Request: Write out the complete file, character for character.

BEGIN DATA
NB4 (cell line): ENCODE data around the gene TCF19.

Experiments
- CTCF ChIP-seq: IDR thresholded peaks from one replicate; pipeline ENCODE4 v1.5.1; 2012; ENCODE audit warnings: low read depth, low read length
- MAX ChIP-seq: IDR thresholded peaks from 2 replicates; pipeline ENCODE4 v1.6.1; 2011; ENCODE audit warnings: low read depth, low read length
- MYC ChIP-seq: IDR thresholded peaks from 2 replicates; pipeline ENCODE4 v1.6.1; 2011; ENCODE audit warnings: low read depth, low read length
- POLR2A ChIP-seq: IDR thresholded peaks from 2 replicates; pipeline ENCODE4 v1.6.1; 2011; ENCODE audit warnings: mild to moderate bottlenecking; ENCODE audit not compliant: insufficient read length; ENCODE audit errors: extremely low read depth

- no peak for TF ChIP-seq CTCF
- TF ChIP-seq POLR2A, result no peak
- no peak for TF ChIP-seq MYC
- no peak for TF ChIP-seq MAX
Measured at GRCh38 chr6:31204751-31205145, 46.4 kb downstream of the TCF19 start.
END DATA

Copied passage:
NB4 (cell line): ENCODE data around the gene TCF19.

Experiments
- CTCF ChIP-seq: IDR thresholded peaks from one replicate; pipeline ENCODE4 v1.5.1; 2012; ENCODE audit warnings: low read depth, low read length
- MAX ChIP-seq: IDR thresholded peaks from 2 replicates; pipeline ENCODE4 v1.6.1; 2011; ENCODE audit warnings: low read depth, low read length
- MYC ChIP-seq: IDR thresholded peaks from 2 replicates; pipeline ENCODE4 v1.6.1; 2011; ENCODE audit warnings: low read depth, low read length
- POLR2A ChIP-seq: IDR thresholded peaks from 2 replicates; pipeline ENCODE4 v1.6.1; 2011; ENCODE audit warnings: mild to moderate bottlenecking; ENCODE audit not compliant: insufficient read length; ENCODE audit errors: extremely low read depth

- no peak for TF ChIP-seq CTCF
- TF ChIP-seq POLR2A, result no peak
- no peak for TF ChIP-seq MYC
- no peak for TF ChIP-seq MAX
Measured at GRCh38 chr6:31204751-31205145, 46.4 kb downstream of the TCF19 start.